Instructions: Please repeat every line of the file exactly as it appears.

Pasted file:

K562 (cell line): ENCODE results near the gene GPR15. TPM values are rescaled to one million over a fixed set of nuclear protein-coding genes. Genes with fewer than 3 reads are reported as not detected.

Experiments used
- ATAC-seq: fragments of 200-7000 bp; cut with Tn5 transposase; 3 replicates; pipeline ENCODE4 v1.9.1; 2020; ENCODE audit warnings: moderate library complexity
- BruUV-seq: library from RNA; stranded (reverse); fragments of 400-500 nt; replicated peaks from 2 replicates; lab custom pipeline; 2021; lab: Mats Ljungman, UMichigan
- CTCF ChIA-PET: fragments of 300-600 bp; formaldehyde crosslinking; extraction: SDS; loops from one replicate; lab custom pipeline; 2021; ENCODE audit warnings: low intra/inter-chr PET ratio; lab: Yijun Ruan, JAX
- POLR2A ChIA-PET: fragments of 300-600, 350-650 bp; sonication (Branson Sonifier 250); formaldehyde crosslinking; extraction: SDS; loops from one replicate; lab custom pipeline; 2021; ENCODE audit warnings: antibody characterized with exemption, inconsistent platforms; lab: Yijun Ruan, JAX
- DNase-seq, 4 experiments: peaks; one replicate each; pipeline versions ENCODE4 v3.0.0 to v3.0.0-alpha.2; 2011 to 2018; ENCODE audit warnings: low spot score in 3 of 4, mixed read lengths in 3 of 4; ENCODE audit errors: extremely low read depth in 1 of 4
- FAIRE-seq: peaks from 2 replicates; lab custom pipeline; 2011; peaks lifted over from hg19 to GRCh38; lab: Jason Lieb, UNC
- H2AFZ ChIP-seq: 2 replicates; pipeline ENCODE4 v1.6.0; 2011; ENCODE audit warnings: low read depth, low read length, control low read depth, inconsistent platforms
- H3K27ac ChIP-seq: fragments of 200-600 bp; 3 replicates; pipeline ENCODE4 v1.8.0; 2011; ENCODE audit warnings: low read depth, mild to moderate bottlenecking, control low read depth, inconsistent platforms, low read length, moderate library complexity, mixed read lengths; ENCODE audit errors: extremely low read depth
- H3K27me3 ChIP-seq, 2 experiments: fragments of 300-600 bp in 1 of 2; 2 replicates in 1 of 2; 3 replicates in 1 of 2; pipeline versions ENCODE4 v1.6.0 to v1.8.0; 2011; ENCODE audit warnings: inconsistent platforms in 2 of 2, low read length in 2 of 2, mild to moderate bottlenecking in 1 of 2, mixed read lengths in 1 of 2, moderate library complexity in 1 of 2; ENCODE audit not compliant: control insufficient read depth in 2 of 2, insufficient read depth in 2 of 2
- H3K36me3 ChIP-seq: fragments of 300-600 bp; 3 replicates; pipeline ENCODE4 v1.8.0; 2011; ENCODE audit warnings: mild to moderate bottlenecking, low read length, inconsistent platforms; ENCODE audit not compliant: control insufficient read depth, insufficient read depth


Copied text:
K562 (cell line): ENCODE results near the gene GPR15. TPM values are rescaled to one million over a fixed set of nuclear protein-coding genes. Genes with fewer than 3 reads are reported as not detected.

Experiments used
- ATAC-seq: fragments of 200-7000 bp; cut with Tn5 transposase; 3 replicates; pipeline ENCODE4 v1.9.1; 2020; ENCODE audit warnings: moderate library complexity
- BruUV-seq: library from RNA; stranded (reverse); fragments of 400-500 nt; replicated peaks from 2 replicates; lab custom pipeline; 2021; lab: Mats Ljungman, UMichigan
- CTCF ChIA-PET: fragments of 300-600 bp; formaldehyde crosslinking; extraction: SDS; loops from one replicate; lab custom pipeline; 2021; ENCODE audit warnings: low intra/inter-chr PET ratio; lab: Yijun Ruan, JAX
- POLR2A ChIA-PET: fragments of 300-600, 350-650 bp; sonication (Branson Sonifier 250); formaldehyde crosslinking; extraction: SDS; loops from one replicate; lab custom pipeline; 2021; ENCODE audit warnings: antibody characterized with exemption, inconsistent platforms; lab: Yijun Ruan, JAX
- DNase-seq, 4 experiments: peaks; one replicate each; pipeline versions ENCODE4 v3.0.0 to v3.0.0-alpha.2; 2011 to 2018; ENCODE audit warnings: low spot score in 3 of 4, mixed read lengths in 3 of 4; ENCODE audit errors: extremely low read depth in 1 of 4
- FAIRE-seq: peaks from 2 replicates; lab custom pipeline; 2011; peaks lifted over from hg19 to GRCh38; lab: Jason Lieb, UNC
- H2AFZ ChIP-seq: 2 replicates; pipeline ENCODE4 v1.6.0; 2011; ENCODE audit warnings: low read depth, low read length, control low read depth, inconsistent platforms
- H3K27ac ChIP-seq: fragments of 200-600 bp; 3 replicates; pipeline ENCODE4 v1.8.0; 2011; ENCODE audit warnings: low read depth, mild to moderate bottlenecking, control low read depth, inconsistent platforms, low read length, moderate library complexity, mixed read lengths; ENCODE audit errors: extremely low read depth
- H3K27me3 ChIP-seq, 2 experiments: fragments of 300-600 bp in 1 of 2; 2 replicates in 1 of 2; 3 replicates in 1 of 2; pipeline versions ENCODE4 v1.6.0 to v1.8.0; 2011; ENCODE audit warnings: inconsistent platforms in 2 of 2, low read length in 2 of 2, mild to moderate bottlenecking in 1 of 2, mixed read lengths in 1 of 2, moderate library complexity in 1 of 2; ENCODE audit not compliant: control insufficient read depth in 2 of 2, insufficient read depth in 2 of 2
- H3K36me3 ChIP-seq: fragments of 300-600 bp; 3 replicates; pipeline ENCODE4 v1.8.0; 2011; ENCODE audit warnings: mild to moderate bottlenecking, low read length, inconsistent platforms; ENCODE audit not compliant: control insufficient read depth, insufficient read depth